The Lieutenant of Inishmore (Noel Coward Theatre)

Posted: July 12, 2018 in Theatre

Writer: Martin McDonagh      Director: Michael Grandage

⭐⭐⭐⭐⭐

Black comedy is becoming an endangered species, threatened by modern forces of political correctness and thin-skinned sensitivity. So thank Heavens for Martin McDonagh. Earlier this year, over-sensitivity to facile accusations of racism could have cost him Oscars for his brilliant film Three Billboards Outside Ebbing, Missouri, but the theatre seems to be a more understanding place for him and this revival of his early work is welcome indeed.

Set at the height of the Irish troubles, the play has none of the lyricism or heart of Jez Butterworth’s The Ferryman. Its sole focus is the sheer brutality that underpins terrorist activities and its triumph is to turn such subject matter into, probably, the most hilarious production seen in London since McDonagh’s Hangmen three years ago. The Lieutenant of Inishmore feels like a prototype for the writer’s film In Bruges, in which he satirised the warped codes of morality of the criminal underworld; here, he gives the same treatment to paramilitary groups, specifically a splinter of the IRA, but the general overtones are clear.

Padraic (a swaggering Aiden Turner) is a renegade terrorist, self-appointed lieutenant in his own splinter army, who thinks the IRA too soft, but admits that they make better bombs than him. We first meet him as he is torturing a drug pusher for supplying children, a carnal sin to him when blowing the same children into oblivion with a home-made bomb would be all in a day’s work. The catalyst for the wanton carnage that is to follow is the death of Padraic’s beloved 15-year-old cat, Wee Tom, who he had left in the care of his un-beloved father Donny (Denis Conway). Donny’s incompetent attempts, along with his gormless gay sidekick Davey (Chris Walley), to cover up the circumstances of the cat’s demise take up the first act and Padraic’s bloody revenge the second.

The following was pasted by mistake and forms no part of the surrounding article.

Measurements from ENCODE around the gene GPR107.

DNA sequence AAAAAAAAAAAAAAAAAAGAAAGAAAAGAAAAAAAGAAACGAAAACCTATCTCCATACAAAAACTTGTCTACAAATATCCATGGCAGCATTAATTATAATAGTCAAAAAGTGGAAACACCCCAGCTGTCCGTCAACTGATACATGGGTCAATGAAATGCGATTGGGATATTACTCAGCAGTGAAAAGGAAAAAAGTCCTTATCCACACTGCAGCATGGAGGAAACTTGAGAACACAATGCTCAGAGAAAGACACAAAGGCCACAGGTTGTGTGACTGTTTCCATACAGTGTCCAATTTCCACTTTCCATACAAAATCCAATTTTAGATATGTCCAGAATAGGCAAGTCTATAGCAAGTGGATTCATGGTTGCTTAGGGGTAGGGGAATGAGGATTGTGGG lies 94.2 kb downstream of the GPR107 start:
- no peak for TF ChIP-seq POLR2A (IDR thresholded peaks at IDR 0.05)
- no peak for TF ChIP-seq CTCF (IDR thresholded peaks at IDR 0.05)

The success of a comedy such as this depends on pace, tone and performances and Michael Grandage’s production gets them all spot-on. Charlie Murphy is particularly striking as Davey’s 16-year-old sister, Mairead, who is even more threatening than her idol and role model, Padraic. The putative lovers share the dream of a free and united Ireland even if there is no one left to live in it. In the closing scenes, the stage takes on the look of an abattoir, human corpses just outnumbering feline ones, and then an audacious final, ironic twist sends us away purring in delight.

Performance date 11 July 2018

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